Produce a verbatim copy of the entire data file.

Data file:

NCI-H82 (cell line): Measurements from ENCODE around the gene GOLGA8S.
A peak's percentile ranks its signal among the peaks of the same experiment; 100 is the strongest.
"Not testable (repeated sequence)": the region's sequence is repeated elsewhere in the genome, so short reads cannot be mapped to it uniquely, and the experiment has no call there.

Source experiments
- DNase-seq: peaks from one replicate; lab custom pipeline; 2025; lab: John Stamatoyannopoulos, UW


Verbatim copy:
NCI-H82 (cell line): Measurements from ENCODE around the gene GOLGA8S.
A peak's percentile ranks its signal among the peaks of the same experiment; 100 is the strongest.
"Not testable (repeated sequence)": the region's sequence is repeated elsewhere in the genome, so short reads cannot be mapped to it uniquely, and the experiment has no call there.

Source experiments
- DNase-seq: peaks from one replicate; lab custom pipeline; 2025; lab: John Stamatoyannopoulos, UW